Typically long and complex to negotiate, an FTA is an agreement between at least two countries to co-operate on reducing trade barriers, such as import quotas and tariffs, so as to increase the trade of goods and sometimes services between them. An FTA between the UK and the EU will define the two parties’ future relationship after the divorce under article 50.

Great Repeal Bill

A piece of legislation that will transpose, at a stroke, all existing EU legislation affecting the UK into its domestic law to avoid a legal black hole and prevent disruption the day after the UK leaves. The Westminster parliament is then meant to “amend, repeal and improve” each law as necessary – a gargantuan task.

Hard Brexit

A hard Brexit would take the UK out of the EU’s single market and customs union and end its obligations to respect the four freedoms, make big EU budget payments and accept the jurisdiction of the European Court of Justice: what Brexiteers mean by “taking back control” of UK borders, laws and money. It would mean a return of trade tariffs, depending on what (if any) FTA were agreed.

No deal

Like “cliff edge”, except worse. No deal implies slamming the door on the article-50 divorce talks, which would make the prospect of a future FTA extremely remote. The chaos that would ensue is difficult to exaggerate.

Reste à liquider

This is the the sum of the UK’s outstanding financial commitments – commitments that have been agreed to in past EU budget negotiations but have not yet translated into payments. Defining this amount – the UK’s exit bill or divorce settlement – could be a major issue in the article 50 talks. The phrase translates from French as “remains to be settled”.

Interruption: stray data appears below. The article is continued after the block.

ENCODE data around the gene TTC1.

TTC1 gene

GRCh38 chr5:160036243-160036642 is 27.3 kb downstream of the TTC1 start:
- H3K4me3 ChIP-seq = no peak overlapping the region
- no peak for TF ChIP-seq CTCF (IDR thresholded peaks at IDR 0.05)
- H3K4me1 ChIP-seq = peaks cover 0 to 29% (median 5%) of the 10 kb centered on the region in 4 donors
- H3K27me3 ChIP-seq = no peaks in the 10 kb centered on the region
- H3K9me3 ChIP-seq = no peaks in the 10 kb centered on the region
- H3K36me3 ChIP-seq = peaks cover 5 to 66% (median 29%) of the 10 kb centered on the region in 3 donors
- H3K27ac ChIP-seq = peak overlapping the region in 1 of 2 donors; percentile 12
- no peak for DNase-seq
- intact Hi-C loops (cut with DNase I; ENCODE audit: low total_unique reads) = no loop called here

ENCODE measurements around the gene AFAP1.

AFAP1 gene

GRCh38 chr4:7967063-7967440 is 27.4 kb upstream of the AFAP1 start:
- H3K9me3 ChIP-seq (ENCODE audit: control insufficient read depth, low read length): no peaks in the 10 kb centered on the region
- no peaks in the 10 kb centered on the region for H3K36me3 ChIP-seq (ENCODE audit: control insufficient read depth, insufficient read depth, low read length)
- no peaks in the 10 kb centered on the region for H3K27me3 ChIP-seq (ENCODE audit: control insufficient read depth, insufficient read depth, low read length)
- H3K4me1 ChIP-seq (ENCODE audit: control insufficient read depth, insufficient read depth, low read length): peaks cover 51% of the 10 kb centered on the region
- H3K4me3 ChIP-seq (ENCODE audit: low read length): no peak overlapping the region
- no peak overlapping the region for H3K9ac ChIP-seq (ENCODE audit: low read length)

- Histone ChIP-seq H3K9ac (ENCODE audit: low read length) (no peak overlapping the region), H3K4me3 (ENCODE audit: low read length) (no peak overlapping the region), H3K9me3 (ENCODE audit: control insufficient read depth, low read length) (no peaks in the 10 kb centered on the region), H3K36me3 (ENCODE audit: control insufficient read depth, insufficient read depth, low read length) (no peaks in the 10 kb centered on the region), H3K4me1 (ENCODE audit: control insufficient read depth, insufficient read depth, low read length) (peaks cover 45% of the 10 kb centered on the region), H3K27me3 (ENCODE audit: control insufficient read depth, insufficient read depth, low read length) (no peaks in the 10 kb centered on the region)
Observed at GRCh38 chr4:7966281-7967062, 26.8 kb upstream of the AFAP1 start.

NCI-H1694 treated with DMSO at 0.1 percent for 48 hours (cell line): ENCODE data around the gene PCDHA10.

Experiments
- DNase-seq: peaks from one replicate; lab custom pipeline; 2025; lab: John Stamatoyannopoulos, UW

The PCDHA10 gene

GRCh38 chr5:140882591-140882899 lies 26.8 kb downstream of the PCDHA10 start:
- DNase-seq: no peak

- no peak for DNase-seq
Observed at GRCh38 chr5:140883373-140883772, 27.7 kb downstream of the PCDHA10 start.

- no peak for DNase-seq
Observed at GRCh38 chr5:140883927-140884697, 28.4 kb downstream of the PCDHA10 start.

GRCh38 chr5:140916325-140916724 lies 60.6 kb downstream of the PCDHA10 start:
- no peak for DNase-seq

Single market

The EU’s single market is more than a free-trade area. It aims to remove not just the fiscal barriers to trade (tariffs) but also the physical and technical barriers (borders and divergent product standards), by allowing as free movement as possible of goods, capital, services and people. In essence it is about treating the EU as a single trading territory.

Soft Brexit

A soft Brexit, which not officially defined, would keep the UK in the single market, the customs union or both. It could be achieved along the lines of the Norway model (see EEA/Efta) or via a free trade agreement but would require concessions on free movement, European Court of Justice jurisdiction and budget payments. Brexiteers do not consider a soft Brexit as really leaving the EU.

Transitional deal

An agreement designed to bridge the potentially lengthy gap between the end of article 50 talks, when the UK leaves the EU, and the start of a future free-trade agreement. Both sides recognise such a deal may be necessary (the UK calls it an “implementation phase”) to avoid the cliff edge outlined above, but agreeing terms could be difficult: the EU wants it to be as short and sharp as possible.

World Trade Organisation headquarters, in Switzerland
World Trade Organisation headquarters, in Switzerland

WTO terms

Without a free-trade agreement, trade between the UK and the EU would happen under the rules of the 164-member World Trade Organisation. This could be expensive (for example, the WTO tariff on cars would be 9.8 per cent, and on lamb 40 per cent) and might raise major practical and logistical problems around things such as product approval and customs checks.

(Guardian News and Media)